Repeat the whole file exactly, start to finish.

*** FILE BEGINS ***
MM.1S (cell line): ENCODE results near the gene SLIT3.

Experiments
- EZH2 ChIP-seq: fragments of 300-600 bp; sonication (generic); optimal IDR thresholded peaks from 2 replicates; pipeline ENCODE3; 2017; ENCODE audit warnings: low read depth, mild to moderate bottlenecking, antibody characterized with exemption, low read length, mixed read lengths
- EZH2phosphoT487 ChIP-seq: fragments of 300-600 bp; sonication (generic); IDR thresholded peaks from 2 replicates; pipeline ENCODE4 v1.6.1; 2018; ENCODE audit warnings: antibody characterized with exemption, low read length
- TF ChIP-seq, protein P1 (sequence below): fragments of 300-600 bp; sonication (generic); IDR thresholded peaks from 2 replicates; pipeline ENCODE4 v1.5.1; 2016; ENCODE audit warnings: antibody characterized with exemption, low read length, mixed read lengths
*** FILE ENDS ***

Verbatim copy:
MM.1S (cell line): ENCODE results near the gene SLIT3.

Experiments
- EZH2 ChIP-seq: fragments of 300-600 bp; sonication (generic); optimal IDR thresholded peaks from 2 replicates; pipeline ENCODE3; 2017; ENCODE audit warnings: low read depth, mild to moderate bottlenecking, antibody characterized with exemption, low read length, mixed read lengths
- EZH2phosphoT487 ChIP-seq: fragments of 300-600 bp; sonication (generic); IDR thresholded peaks from 2 replicates; pipeline ENCODE4 v1.6.1; 2018; ENCODE audit warnings: antibody characterized with exemption, low read length
- TF ChIP-seq, protein P1 (sequence below): fragments of 300-600 bp; sonication (generic); IDR thresholded peaks from 2 replicates; pipeline ENCODE4 v1.5.1; 2016; ENCODE audit warnings: antibody characterized with exemption, low read length, mixed read lengths